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for the benefit of the community as a whole is a constitutional taking for "public use." Wilson v. Long Branch, supra, 27 N.J. at 370-371, 376; see Jersey City Chapter of the Property Owner's Protective Assoc. v. City Council of Jersey City, supra, 55 N.J. at 97-98. In this case, we are satisfied that the facts which have been detailed at considerable length above constitute substantial evidence that the Triangle is a blighted area within the commonsense of subsection 21.1(e). Moreover, we find no adequate justification for concluding that the discretion of the municipal bodies was exercised arbitrarily in reaching the determination that the entire Triangle as described in the resolution is blighted or that its redevelopment as an integrated whole is in the interest of the public health and welfare.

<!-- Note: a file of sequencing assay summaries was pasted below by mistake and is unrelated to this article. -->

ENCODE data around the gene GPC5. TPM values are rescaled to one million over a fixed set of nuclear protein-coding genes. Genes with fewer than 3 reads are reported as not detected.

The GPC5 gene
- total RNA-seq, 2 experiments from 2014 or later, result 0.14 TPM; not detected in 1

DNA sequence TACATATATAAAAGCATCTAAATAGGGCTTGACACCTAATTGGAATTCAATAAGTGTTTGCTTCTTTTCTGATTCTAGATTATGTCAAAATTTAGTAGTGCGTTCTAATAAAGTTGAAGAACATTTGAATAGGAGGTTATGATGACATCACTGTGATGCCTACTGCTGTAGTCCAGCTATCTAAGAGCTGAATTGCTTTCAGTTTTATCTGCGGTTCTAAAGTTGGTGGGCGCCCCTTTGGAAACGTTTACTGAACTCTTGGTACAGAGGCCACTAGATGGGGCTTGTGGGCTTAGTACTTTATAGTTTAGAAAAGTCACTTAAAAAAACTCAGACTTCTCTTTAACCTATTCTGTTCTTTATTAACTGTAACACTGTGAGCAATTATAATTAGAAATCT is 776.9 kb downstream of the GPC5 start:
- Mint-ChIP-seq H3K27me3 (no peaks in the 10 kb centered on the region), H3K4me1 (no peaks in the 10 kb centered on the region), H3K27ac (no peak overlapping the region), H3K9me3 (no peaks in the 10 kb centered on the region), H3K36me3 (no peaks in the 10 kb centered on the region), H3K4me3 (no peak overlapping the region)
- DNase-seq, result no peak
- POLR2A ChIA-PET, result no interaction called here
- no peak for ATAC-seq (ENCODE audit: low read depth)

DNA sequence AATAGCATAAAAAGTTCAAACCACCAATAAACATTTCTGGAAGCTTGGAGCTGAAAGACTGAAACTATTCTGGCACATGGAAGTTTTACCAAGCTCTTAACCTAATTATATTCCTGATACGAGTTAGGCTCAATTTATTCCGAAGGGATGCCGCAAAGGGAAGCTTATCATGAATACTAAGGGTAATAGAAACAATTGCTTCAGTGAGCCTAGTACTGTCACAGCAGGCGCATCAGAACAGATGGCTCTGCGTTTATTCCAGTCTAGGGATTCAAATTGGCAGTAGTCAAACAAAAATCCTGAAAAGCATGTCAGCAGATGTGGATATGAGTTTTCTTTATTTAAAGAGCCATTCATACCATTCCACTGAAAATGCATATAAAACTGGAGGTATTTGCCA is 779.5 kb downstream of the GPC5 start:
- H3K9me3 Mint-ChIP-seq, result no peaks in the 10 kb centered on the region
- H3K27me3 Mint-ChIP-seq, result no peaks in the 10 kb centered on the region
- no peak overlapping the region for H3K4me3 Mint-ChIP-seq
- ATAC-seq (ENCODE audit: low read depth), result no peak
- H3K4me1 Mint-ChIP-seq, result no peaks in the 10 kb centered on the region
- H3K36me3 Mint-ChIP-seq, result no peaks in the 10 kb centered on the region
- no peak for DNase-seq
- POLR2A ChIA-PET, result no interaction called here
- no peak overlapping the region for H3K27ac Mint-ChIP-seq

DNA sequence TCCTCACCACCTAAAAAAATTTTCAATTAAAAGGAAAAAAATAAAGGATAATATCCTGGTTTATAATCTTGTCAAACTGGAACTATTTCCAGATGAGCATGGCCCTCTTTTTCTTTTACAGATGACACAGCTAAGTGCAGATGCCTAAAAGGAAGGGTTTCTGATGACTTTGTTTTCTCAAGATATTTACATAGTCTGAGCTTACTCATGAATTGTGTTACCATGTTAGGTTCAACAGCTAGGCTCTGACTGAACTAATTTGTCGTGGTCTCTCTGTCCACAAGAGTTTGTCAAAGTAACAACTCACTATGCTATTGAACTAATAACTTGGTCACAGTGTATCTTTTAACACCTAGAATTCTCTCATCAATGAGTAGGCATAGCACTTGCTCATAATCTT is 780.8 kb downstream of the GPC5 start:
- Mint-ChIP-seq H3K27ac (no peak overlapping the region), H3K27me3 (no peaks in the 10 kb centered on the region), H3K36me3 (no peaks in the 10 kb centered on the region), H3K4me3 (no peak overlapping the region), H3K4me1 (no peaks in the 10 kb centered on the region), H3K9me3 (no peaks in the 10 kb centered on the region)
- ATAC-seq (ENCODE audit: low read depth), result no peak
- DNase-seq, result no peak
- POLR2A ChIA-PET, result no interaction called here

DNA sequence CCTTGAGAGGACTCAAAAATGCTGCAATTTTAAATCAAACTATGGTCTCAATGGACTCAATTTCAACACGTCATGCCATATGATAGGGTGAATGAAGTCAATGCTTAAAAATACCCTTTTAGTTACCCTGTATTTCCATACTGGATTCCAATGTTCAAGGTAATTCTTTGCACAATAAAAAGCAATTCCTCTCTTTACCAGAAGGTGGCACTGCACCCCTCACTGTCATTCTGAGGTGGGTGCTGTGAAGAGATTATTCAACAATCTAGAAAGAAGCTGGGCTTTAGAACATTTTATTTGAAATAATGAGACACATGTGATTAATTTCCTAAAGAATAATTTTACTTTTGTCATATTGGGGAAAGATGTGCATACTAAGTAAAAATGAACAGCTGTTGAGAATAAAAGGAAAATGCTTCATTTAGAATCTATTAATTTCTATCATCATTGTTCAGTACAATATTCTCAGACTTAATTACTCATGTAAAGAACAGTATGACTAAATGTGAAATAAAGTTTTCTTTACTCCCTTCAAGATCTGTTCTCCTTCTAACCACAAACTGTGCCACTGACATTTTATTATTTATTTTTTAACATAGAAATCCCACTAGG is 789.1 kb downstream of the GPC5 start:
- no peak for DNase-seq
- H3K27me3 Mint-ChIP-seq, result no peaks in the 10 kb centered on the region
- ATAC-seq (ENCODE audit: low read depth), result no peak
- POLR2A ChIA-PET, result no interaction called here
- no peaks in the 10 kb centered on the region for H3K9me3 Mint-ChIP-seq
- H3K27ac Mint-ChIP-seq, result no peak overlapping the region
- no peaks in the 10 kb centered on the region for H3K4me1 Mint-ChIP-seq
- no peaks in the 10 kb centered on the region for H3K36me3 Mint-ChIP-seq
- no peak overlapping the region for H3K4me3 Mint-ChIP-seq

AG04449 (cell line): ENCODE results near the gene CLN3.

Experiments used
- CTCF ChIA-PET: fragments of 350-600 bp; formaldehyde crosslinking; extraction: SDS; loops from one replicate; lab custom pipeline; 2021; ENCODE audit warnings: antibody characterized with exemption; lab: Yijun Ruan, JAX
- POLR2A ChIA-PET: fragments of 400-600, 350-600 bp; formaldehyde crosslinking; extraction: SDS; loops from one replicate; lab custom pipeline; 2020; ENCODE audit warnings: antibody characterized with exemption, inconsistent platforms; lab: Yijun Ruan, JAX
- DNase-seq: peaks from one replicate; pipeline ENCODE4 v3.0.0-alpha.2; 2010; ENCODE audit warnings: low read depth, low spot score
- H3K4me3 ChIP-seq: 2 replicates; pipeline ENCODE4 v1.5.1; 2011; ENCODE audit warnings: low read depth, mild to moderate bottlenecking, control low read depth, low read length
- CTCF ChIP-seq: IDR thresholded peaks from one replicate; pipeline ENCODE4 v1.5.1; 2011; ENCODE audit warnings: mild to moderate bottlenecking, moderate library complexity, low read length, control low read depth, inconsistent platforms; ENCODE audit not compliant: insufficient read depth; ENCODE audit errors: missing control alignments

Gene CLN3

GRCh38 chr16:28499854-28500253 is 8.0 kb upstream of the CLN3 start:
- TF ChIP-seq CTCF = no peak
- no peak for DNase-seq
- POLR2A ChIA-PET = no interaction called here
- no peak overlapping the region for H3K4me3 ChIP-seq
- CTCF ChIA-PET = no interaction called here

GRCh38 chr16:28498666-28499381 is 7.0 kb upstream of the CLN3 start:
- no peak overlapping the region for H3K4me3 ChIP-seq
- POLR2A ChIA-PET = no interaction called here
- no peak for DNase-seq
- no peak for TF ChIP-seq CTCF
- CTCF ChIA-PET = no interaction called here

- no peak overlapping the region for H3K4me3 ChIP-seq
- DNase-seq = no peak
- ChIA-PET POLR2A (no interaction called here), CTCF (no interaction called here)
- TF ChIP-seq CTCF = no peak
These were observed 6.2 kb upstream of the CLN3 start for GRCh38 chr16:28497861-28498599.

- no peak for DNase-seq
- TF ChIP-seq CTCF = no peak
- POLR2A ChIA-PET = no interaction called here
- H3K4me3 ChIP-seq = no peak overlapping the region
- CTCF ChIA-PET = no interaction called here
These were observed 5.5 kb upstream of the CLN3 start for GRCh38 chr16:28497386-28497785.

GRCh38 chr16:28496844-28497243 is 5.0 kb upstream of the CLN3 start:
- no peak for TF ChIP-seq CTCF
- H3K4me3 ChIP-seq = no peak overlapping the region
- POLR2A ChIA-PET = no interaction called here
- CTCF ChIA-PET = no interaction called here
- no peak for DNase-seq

Although we have found no case precisely the same as the present one, the New York Court of Appeals ruled upon a similar situation in Cannata v. City of New York, 11 N.Y. 2d 210, 227 N.Y.S. 2d 903, 182 N.E. 2d 395, appeal dismissed, 371 U.S. 4, 83 S. Ct. 21, 9 L. Ed. 2d 48 (1962). The blight statute of that state contained provisions very much like those set out in our subsection 21.1(e). The Planning Commission, after hearings, declared that a 95 acre tract in the Canarsie section of Brooklyn was blighted. It appeared that 75% of the area was vacant, that the area was subdivided into plots of such form, shape and insufficient size as to prevent effective economic development, that the streets were obsolete and of poorly designed patterns, and that the improvements were scattered and incompatible with appropriate development. The purpose of the determination of blight was to enable the redevelopment of the tract as an industrial park. Plaintiffs were owners of 68 private residences in the area which were not claimed to be physically deteriorated. They asserted that the statute was unconstitutionally applied to them because the area was not a slum and it was unlawful to take their sound property from them and sell it to an unnamed private developer for an industrial park project simply because city planners deemed it wise and more